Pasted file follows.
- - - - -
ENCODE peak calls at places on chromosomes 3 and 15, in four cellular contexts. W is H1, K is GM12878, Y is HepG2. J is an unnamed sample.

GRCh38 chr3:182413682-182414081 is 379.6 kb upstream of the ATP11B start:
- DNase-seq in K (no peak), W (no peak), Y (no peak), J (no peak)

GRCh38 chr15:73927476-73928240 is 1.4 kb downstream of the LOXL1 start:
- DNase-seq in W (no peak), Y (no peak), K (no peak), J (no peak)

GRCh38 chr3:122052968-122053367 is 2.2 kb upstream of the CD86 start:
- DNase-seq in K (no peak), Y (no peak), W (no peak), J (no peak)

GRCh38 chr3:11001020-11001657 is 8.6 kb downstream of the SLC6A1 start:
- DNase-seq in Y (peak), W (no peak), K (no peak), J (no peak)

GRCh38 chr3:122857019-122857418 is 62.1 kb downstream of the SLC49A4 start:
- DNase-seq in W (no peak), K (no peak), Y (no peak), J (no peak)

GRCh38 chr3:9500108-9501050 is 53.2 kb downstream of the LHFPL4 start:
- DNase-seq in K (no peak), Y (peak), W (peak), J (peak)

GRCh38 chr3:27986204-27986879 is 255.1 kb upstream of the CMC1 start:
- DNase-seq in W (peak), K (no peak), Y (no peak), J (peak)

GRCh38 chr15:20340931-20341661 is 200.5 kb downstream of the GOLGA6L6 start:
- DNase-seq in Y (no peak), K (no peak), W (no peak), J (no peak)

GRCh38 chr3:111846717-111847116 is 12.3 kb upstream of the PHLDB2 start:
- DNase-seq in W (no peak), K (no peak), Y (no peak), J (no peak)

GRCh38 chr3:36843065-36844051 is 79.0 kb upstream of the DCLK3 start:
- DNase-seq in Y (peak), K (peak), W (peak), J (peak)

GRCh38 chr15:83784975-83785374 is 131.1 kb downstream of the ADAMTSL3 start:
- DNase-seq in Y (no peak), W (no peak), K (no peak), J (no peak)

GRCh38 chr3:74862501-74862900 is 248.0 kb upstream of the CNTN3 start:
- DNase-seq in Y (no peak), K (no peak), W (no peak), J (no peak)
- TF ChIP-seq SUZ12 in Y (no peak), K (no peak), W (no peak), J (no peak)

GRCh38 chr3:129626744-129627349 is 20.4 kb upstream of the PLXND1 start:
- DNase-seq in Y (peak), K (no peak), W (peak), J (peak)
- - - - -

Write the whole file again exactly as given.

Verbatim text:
ENCODE peak calls at places on chromosomes 3 and 15, in four cellular contexts. W is H1, K is GM12878, Y is HepG2. J is an unnamed sample.

GRCh38 chr3:182413682-182414081 is 379.6 kb upstream of the ATP11B start:
- DNase-seq in K (no peak), W (no peak), Y (no peak), J (no peak)

GRCh38 chr15:73927476-73928240 is 1.4 kb downstream of the LOXL1 start:
- DNase-seq in W (no peak), Y (no peak), K (no peak), J (no peak)

GRCh38 chr3:122052968-122053367 is 2.2 kb upstream of the CD86 start:
- DNase-seq in K (no peak), Y (no peak), W (no peak), J (no peak)

GRCh38 chr3:11001020-11001657 is 8.6 kb downstream of the SLC6A1 start:
- DNase-seq in Y (peak), W (no peak), K (no peak), J (no peak)

GRCh38 chr3:122857019-122857418 is 62.1 kb downstream of the SLC49A4 start:
- DNase-seq in W (no peak), K (no peak), Y (no peak), J (no peak)

GRCh38 chr3:9500108-9501050 is 53.2 kb downstream of the LHFPL4 start:
- DNase-seq in K (no peak), Y (peak), W (peak), J (peak)

GRCh38 chr3:27986204-27986879 is 255.1 kb upstream of the CMC1 start:
- DNase-seq in W (peak), K (no peak), Y (no peak), J (peak)

GRCh38 chr15:20340931-20341661 is 200.5 kb downstream of the GOLGA6L6 start:
- DNase-seq in Y (no peak), K (no peak), W (no peak), J (no peak)

GRCh38 chr3:111846717-111847116 is 12.3 kb upstream of the PHLDB2 start:
- DNase-seq in W (no peak), K (no peak), Y (no peak), J (no peak)

GRCh38 chr3:36843065-36844051 is 79.0 kb upstream of the DCLK3 start:
- DNase-seq in Y (peak), K (peak), W (peak), J (peak)

GRCh38 chr15:83784975-83785374 is 131.1 kb downstream of the ADAMTSL3 start:
- DNase-seq in Y (no peak), W (no peak), K (no peak), J (no peak)

GRCh38 chr3:74862501-74862900 is 248.0 kb upstream of the CNTN3 start:
- DNase-seq in Y (no peak), K (no peak), W (no peak), J (no peak)
- TF ChIP-seq SUZ12 in Y (no peak), K (no peak), W (no peak), J (no peak)

GRCh38 chr3:129626744-129627349 is 20.4 kb upstream of the PLXND1 start:
- DNase-seq in Y (peak), K (no peak), W (peak), J (peak)